Michigan Watch

Michigan Watch is Michigan Radio’s investigative/accountability reporting unit. Headed by veteran reporter Lester Graham, Michigan Watch provides in-depth reports on topics of importance that may require a longer and more involved examination. These include the workings of state government, education, the environment, and jobs and the economy. Among the specific topics covered by Michigan Watch have been the influence of money and politics in Michigan elections, changes to the state’s mandatory no-fault insurance system, following Michigan families that have been removed from welfare, and separating truth from fiction in election advertising.

Lester Graham / Michigan Radio


My Michigan Martini (recipe by Lester Graham)

5 parts Knickerbocker gin

1 part Vya Extra Dry vermouth

1 dash Fee Brothers orange bitters

Add several ice cubes to bartender's mixing glass. Add dash of bitters followed by vermouth and gin. Stir 20 - 30 times (do NOT shake). Strain into martini glass. Add twist of orange (or try a twist of lemon).

If you think about states known for distilled spirits such as bourbon and whiskey, you might think about Kentucky or Tennessee. But Michigan is becoming home to its own distilleries. That's being driven in part by a growing interest in craft cocktails.

The first thing you’re likely to notice in these craft cocktail bars is all the fruit and jars of fresh herbs such as mint and rosemary. You’re not going to find premixed bottles of corn-syrup-laden sweet and sour here. It’s all about real aromas and flavors.

Right now, there are several craft cocktail bars mostly in southeast Michigan (see some favorites at the end of this story).  One of them is The Last Word where we talked with manager Robben Schulz. He says they’re always looking for new spirits to give their drinks some depth, some interest. Some of them are being made here in Michigan.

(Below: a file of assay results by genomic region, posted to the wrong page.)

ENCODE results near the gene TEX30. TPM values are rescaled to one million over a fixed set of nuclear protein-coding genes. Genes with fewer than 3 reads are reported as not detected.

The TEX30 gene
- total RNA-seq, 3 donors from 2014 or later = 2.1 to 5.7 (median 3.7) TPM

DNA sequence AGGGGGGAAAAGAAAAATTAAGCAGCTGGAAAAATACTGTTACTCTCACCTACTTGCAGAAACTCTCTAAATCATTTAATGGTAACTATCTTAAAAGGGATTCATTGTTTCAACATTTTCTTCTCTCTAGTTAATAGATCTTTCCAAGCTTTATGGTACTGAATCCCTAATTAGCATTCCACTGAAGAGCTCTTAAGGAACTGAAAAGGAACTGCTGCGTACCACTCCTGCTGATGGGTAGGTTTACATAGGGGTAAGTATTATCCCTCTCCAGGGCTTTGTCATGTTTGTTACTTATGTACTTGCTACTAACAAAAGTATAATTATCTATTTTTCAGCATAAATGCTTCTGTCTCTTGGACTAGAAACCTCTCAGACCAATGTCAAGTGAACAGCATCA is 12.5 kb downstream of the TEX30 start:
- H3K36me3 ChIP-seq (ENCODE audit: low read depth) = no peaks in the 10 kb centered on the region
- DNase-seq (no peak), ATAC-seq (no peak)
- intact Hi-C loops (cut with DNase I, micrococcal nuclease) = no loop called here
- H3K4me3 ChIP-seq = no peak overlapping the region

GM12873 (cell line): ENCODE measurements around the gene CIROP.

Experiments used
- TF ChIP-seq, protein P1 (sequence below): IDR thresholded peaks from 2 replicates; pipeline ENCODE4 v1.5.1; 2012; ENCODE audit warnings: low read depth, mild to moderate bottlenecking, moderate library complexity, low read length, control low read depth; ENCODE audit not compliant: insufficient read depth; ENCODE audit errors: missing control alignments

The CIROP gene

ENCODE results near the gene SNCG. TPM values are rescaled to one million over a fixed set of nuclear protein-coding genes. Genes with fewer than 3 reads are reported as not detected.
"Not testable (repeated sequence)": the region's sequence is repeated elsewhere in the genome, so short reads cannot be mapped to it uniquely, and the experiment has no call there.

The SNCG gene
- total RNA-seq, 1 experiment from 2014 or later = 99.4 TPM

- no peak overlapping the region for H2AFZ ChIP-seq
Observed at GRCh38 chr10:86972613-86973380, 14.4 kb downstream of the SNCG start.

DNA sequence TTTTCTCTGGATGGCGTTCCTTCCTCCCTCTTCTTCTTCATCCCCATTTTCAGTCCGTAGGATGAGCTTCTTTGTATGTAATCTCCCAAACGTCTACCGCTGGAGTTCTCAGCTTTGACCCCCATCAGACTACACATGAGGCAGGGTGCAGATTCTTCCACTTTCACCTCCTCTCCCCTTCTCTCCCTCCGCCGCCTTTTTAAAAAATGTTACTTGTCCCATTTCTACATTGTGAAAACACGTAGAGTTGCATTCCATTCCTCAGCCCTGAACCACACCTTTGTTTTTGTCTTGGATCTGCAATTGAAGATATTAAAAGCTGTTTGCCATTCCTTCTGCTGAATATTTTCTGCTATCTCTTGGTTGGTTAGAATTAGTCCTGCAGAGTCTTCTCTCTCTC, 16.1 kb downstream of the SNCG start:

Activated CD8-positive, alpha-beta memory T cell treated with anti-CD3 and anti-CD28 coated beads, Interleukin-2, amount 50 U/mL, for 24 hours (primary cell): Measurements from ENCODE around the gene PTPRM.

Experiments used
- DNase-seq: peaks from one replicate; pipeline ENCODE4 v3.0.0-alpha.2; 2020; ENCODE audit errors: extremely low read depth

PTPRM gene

Lester Graham / Michigan Radio

Three townships in the Lansing region will be considering proposals to ban discrimination based on sexual orientation and gender expression.

In a coordinated effort, Delhi, Meridian, and Delta township officials could vote on protecting lesbian, gay, bisexual, and transgender people from employment, housing, and public accommodation discrimination with the next several weeks.

Lester Graham / Michigan Radio

Broadcasters are fighting a new rule to disclose more about who’s buying political ads. The Federal Communications Commission wants TV stations to post information about the political ads they air on a government website.

That will make it a lot easier to find out what groups are spending money to influence voters.

Recently, I met Rich Robinson in the parking lot of his office in Lansing. He was taking me on a little trip.

It appears a superPAC and other political groups are coordinating their purchases of TV ads running in Michigan.  This means a more efficient use of secret money to influence voters.

Michigan TV stations across the state are running a series of ads critical of President Obama and his administration.

Here's an example of one of the ads.

The Michigan legislature will soon vote on whether to shift more of the state’s tax burden from business to households.  Last year the legislature and the governor shifted about one-and-a-half billion dollars in tax payments from small and medium sized businesses to retirees and the working poor. This year there’s a proposal to cut another business tax. That proposed tax cut could mean higher real estate taxes for homeowners and revenue cuts to local governments.

user Biodun / themedicalhealthplus.com

Elected state officials in Michigan can be more secretive about money than federal officials. At the state level, the disclosure laws on money and politics make it easier to hide conflicts of interest and influence on politicians.

When Governor Rick Snyder delivered his State of the State address last January, he tucked into it a quick mention about making state government more open.

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